Bank regulation battle may end up helping consumers

The Wall Street Journal sees it as a “States Rights” case that will come before the Supreme Court on April 28, 2009.  But it has an unusual twist.  Normally states bring up the States Rights argument against the federal government when the fed wants them to do things (like civil rights, clean air and water) that they do not want to do.

This time, it is the opposite.  The states want to apply consumer regulations to banks doing business in their states (most have joined this case).  These banks, in turn, claim immunity from state regulation because they have registered as “national banks” with the Office of the Comptroller of the Currency (OCC).  In fact the OCC wooed these banks (who pay fees for their membership) by promising to free them from state laws.

One example of this is mortgage regulations.  In the state of Massachusetts, a bank is not allowed to charge prepayment penalties on a mortgage if the house is sold after one year.  But the OCC has no such rule and I saw one “national” bank that charged prepayment penalties for a full three years after purchase.

This cost a woman with whom I was working as volunteer -a single mother who was selling her house a year and a half after getting a mortgage on it as part of a divorce- $15,000 in prepayment penalties.  I got her back about $11,000 of this, but it was not easy.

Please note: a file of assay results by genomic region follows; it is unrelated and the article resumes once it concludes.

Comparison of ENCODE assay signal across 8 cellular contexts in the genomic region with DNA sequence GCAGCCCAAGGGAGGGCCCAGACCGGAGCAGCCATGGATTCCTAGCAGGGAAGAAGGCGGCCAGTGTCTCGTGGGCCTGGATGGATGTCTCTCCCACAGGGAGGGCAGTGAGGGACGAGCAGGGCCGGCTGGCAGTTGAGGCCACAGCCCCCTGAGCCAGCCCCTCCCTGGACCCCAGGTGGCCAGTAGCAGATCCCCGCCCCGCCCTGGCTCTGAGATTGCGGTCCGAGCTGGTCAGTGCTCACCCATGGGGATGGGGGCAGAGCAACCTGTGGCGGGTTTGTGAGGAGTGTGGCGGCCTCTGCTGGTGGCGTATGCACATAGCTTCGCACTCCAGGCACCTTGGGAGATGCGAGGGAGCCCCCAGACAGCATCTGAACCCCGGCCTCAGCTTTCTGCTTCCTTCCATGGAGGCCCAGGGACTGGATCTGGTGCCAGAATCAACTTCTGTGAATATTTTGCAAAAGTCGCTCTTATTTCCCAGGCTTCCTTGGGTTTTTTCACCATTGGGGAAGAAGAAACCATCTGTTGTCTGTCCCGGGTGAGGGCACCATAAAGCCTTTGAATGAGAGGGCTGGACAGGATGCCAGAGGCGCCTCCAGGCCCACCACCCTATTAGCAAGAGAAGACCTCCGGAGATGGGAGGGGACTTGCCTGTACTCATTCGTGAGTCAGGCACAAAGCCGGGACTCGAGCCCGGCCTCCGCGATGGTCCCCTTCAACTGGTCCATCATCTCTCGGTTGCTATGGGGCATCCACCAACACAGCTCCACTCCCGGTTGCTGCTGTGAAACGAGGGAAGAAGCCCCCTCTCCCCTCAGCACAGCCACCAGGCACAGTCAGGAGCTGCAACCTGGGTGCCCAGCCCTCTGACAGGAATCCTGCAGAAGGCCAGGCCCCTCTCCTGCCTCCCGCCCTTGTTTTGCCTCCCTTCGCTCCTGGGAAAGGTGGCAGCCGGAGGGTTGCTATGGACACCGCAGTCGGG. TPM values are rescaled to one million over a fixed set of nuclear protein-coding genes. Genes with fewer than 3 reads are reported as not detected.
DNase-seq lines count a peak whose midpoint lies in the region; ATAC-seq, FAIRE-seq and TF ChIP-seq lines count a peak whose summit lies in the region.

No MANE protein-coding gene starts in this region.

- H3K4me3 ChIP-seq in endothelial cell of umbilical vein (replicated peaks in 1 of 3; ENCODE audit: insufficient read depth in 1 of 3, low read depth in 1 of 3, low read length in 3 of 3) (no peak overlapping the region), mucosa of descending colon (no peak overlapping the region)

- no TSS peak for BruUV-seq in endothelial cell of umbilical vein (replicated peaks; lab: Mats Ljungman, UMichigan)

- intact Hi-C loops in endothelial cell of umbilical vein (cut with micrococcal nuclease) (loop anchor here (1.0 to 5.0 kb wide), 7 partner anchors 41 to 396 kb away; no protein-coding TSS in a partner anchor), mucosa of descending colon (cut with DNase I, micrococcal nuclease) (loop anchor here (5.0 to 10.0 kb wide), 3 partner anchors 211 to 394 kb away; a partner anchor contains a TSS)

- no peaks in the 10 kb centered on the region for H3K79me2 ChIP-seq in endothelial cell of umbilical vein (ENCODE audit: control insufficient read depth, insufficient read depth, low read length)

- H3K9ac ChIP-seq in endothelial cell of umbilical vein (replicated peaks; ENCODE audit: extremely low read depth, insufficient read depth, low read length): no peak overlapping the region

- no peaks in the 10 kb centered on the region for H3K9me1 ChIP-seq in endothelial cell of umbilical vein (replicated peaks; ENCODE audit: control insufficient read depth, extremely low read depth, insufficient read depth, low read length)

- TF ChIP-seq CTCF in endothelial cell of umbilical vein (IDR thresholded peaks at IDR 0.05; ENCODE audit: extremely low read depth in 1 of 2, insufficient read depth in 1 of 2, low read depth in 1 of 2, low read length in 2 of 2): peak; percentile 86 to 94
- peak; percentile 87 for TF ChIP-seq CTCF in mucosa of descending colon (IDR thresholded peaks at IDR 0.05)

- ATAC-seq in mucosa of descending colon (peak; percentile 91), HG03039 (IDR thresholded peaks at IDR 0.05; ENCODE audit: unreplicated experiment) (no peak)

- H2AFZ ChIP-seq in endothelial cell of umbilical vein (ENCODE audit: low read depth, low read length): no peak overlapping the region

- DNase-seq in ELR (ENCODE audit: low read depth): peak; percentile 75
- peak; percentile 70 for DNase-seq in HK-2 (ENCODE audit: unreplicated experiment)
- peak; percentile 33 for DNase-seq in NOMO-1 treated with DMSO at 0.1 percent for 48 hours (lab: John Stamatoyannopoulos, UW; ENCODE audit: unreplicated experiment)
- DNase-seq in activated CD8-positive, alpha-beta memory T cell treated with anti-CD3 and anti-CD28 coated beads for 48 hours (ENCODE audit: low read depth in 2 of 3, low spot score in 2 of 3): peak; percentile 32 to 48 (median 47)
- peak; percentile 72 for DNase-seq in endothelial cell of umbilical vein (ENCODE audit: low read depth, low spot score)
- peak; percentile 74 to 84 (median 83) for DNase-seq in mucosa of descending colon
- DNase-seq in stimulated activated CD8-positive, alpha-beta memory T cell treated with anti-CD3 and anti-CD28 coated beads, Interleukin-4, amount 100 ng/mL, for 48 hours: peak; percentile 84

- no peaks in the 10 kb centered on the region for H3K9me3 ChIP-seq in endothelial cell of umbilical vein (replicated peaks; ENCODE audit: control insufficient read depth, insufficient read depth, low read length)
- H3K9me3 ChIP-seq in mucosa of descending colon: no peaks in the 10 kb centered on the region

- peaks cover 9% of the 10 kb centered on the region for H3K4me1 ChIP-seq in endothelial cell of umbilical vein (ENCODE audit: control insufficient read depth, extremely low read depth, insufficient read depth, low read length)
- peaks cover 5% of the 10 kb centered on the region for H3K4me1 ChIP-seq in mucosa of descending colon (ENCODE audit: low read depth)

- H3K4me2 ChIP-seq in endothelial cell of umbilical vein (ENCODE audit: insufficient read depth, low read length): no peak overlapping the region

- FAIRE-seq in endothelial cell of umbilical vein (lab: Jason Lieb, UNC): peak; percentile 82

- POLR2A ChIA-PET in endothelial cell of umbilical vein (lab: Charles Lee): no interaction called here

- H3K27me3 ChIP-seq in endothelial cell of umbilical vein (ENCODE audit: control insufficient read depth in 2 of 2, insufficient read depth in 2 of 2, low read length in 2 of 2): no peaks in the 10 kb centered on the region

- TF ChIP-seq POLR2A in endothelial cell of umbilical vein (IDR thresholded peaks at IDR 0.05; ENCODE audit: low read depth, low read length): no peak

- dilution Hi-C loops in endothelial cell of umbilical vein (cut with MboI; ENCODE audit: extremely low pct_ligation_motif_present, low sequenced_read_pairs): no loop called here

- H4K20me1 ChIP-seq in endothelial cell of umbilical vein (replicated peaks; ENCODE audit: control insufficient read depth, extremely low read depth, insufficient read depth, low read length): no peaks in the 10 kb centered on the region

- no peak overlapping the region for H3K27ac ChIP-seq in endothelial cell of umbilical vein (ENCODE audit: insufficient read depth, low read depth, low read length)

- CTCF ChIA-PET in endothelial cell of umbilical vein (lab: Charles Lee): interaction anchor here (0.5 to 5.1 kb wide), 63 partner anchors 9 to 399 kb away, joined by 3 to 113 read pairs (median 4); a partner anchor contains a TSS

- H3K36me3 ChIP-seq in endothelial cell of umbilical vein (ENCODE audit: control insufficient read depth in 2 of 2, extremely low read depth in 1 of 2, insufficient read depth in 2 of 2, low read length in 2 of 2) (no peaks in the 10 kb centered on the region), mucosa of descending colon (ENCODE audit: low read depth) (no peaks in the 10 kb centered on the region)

In the case going to the Supreme Court, New York state was trying to make banks explain why they were charging higher interest rates to Blacks and Hispanics.  The banks claim that they are not beholden to the state of NY, only to the OCC, and refused to respond to subpoenas.

The court has ruled in favor of the OCC in the past, but this was before the collapse of the financial system.  If they do decide against the state of New York this time, Congress may step in and override the decision and the Obama administration is expected to sign such a bill.

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